38 Copyright © 2006 Pearson Education, Inc., publishing as Benjamin Cummings Muscles of the Forearm: Anterior Compartment Figure 10.15b, c

39 Copyright © 2006 Pearson Education, Inc., publishing as Benjamin Cummings Muscles of the Forearm: Posterior Compartment  These muscles are primarily extensors of the wrist and fingers Figure 10.16a

40 Copyright © 2006 Pearson Education, Inc., publishing as Benjamin Cummings Muscles of the Forearm: Posterior Compartment  These muscles are primarily extensors of the wrist and fingers Figure 10.16b

41 Copyright © 2006 Pearson Education, Inc., publishing as Benjamin Cummings Movements of the Thigh at the Hip: Flexion and Extension  The ball-and-socket hip joint permits flexion, extension, abduction, adduction, circumduction, and rotation  The most important thigh flexors are the iliopsoas (prime mover), tensor fasciae latae, and rectus femoris  The medially located adductor muscles and sartorius assist in thigh flexion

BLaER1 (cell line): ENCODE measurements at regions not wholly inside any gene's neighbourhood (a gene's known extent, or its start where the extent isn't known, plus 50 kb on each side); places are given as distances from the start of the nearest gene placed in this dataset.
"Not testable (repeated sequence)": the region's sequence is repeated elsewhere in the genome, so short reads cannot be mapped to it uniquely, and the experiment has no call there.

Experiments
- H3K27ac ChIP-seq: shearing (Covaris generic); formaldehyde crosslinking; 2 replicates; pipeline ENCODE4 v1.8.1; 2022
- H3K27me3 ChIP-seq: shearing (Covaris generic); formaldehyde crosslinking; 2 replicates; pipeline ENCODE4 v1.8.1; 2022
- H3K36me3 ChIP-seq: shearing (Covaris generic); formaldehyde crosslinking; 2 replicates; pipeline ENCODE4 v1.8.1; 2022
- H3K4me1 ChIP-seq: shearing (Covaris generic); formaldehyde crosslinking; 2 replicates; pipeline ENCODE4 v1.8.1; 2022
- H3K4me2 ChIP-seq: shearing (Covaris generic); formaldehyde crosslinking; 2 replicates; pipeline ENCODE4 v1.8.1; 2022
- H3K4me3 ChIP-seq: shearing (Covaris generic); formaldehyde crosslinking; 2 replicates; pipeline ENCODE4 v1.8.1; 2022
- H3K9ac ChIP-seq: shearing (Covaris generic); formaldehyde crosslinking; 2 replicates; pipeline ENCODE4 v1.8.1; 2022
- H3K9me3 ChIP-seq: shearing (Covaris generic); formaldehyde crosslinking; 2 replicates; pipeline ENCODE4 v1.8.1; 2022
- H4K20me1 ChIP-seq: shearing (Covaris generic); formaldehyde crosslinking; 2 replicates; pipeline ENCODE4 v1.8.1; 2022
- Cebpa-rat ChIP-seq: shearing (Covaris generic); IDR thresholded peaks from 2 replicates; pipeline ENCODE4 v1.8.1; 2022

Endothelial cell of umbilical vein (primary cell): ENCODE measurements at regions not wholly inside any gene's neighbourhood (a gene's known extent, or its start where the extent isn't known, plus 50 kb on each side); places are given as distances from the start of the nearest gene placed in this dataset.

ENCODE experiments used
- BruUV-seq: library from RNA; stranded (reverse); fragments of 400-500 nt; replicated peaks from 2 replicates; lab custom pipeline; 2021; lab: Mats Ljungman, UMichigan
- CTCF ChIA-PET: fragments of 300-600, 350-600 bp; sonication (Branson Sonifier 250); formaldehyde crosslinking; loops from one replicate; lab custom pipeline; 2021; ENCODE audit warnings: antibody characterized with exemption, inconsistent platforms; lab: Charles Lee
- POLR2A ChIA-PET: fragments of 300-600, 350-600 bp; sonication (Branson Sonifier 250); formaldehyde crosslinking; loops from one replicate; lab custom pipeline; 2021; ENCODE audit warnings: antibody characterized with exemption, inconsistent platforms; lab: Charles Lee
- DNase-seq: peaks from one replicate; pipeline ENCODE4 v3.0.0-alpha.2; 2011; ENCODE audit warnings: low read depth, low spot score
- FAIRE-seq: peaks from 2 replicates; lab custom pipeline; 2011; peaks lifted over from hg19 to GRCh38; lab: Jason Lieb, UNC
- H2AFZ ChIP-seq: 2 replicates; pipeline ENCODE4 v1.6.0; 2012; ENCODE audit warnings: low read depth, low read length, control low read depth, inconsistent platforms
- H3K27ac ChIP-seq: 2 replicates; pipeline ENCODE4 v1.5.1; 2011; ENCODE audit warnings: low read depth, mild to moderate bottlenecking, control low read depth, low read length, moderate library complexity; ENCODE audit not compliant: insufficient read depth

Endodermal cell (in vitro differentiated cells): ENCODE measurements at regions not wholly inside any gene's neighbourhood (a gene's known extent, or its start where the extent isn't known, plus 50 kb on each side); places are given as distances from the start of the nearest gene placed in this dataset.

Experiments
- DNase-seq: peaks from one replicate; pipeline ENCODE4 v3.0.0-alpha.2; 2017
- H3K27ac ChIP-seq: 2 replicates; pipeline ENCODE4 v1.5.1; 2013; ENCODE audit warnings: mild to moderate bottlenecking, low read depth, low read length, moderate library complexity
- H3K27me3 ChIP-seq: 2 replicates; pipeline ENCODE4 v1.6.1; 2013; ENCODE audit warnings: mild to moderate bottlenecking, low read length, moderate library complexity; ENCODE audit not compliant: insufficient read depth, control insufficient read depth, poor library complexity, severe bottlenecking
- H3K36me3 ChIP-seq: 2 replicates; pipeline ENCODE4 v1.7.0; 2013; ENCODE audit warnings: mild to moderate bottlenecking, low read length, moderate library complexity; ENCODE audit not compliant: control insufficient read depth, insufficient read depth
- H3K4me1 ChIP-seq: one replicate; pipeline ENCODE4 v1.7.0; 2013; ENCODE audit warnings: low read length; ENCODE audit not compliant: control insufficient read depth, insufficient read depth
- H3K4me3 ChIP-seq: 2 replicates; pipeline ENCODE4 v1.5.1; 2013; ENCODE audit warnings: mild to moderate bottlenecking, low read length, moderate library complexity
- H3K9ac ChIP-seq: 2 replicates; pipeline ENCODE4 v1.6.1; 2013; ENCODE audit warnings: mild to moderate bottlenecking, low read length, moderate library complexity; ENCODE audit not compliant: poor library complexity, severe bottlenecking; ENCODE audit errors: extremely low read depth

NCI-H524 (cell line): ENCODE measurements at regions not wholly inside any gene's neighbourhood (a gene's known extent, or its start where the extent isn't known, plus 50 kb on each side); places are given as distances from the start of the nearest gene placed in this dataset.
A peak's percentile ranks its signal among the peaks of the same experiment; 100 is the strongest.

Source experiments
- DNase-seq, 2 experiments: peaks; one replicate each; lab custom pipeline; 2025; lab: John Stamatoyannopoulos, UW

42 Copyright © 2006 Pearson Education, Inc., publishing as Benjamin Cummings Movements of the Thigh at the Hip: Flexion and Extension  Thigh extension is primarily effected by the hamstring muscles (biceps femoris, semitendinosus, and semimembranosus)  Forceful extension is aided by the gluteus maximus

43 Copyright © 2006 Pearson Education, Inc., publishing as Benjamin Cummings Movements of the Thigh at the Hip: Flexion and Extension Figure 10.19a–c

44 Copyright © 2006 Pearson Education, Inc., publishing as Benjamin Cummings Movements of the Thigh at the Hip: Other Movements  Abduction and rotation are effected by the gluteus medius and gluteus minimus, and are antagonized by the lateral rotators  Thigh adduction is the role of five adductor muscles (adductor magnus, adductor longus, and adductor brevis; the pectineus, and the gracilis)